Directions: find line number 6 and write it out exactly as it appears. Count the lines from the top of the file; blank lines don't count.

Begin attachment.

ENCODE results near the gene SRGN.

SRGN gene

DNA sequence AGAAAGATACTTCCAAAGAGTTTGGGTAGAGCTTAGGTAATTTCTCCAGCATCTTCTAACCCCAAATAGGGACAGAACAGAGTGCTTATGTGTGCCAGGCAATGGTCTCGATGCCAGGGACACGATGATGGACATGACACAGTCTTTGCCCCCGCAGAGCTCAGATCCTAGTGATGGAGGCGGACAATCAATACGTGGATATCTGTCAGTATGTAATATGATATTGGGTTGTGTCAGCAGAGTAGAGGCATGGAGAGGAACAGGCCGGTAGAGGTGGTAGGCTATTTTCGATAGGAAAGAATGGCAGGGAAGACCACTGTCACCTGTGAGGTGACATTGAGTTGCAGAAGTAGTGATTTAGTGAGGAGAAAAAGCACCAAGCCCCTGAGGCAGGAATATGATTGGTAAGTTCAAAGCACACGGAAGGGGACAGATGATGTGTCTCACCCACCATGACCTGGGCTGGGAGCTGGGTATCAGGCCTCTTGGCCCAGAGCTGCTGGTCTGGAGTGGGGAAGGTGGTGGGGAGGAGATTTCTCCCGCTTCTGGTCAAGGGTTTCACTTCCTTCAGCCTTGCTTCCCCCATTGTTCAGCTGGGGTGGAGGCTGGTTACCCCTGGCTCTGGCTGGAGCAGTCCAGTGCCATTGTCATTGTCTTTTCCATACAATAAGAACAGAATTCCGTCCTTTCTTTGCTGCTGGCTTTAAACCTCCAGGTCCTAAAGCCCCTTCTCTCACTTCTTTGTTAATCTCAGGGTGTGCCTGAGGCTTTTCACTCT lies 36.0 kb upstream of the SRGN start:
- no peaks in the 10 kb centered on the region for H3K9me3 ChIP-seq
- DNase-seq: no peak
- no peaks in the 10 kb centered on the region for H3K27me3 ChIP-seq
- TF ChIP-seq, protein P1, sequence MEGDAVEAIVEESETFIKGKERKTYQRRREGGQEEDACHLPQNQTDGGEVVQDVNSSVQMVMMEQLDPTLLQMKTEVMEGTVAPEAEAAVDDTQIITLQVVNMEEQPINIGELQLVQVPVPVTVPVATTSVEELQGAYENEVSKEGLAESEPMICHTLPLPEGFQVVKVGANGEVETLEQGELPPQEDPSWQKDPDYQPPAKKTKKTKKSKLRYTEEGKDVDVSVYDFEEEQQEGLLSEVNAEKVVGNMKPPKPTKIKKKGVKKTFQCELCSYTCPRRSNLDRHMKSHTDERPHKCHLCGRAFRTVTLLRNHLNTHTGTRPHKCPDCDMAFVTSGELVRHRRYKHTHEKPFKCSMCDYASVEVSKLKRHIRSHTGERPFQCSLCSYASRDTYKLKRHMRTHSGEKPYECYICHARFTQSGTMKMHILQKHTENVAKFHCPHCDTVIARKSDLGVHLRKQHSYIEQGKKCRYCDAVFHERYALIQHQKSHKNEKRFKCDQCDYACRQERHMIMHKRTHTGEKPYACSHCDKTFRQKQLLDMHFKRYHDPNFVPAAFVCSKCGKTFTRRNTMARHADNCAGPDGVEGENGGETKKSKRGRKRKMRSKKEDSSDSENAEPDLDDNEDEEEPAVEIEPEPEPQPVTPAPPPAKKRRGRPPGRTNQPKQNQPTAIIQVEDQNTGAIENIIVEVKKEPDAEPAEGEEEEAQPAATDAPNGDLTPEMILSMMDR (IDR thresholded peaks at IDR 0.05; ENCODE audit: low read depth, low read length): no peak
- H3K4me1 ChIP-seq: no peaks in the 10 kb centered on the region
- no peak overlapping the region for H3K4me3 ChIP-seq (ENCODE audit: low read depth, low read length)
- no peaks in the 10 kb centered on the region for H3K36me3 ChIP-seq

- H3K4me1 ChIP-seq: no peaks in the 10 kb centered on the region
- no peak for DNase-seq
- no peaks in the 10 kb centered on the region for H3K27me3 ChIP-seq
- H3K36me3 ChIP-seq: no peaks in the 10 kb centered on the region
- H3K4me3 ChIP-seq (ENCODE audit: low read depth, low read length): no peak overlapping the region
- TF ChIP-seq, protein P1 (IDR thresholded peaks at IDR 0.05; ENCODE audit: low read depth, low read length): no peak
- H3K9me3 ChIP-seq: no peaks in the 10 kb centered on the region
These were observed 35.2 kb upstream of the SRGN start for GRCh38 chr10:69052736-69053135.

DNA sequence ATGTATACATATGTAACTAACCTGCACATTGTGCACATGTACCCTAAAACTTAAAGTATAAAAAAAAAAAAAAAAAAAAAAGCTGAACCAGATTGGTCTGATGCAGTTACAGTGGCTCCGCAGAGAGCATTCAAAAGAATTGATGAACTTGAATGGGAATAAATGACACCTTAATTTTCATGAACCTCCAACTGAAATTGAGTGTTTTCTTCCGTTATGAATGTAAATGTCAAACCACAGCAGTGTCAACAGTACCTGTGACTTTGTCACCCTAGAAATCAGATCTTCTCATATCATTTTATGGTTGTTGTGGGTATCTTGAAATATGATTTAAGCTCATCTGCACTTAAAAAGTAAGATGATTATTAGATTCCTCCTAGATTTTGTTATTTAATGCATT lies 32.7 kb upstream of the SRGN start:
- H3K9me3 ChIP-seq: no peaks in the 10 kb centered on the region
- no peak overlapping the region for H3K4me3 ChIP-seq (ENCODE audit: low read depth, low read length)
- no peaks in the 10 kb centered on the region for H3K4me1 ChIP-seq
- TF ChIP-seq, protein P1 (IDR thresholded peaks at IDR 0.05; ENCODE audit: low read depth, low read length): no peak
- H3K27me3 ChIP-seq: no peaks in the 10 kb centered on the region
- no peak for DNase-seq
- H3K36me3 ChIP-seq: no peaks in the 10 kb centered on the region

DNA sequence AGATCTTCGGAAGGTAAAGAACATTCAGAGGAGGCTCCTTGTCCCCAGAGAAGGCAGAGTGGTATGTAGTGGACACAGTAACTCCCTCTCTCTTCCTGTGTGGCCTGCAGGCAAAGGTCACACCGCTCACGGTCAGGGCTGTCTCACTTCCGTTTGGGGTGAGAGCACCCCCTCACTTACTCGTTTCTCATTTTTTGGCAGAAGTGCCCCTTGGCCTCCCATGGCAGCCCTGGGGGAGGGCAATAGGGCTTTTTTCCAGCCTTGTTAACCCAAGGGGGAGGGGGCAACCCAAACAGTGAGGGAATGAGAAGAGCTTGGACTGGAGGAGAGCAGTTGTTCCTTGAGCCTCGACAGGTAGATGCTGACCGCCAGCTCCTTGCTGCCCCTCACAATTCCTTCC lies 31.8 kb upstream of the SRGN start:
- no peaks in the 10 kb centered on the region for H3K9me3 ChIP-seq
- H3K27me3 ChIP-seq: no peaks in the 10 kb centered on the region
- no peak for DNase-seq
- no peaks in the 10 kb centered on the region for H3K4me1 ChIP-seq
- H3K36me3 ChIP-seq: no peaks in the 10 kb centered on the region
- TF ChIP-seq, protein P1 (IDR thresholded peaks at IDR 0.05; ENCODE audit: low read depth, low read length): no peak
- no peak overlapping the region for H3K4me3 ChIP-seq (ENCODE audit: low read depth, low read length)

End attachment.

- no peaks in the 10 kb centered on the region for H3K27me3 ChIP-seq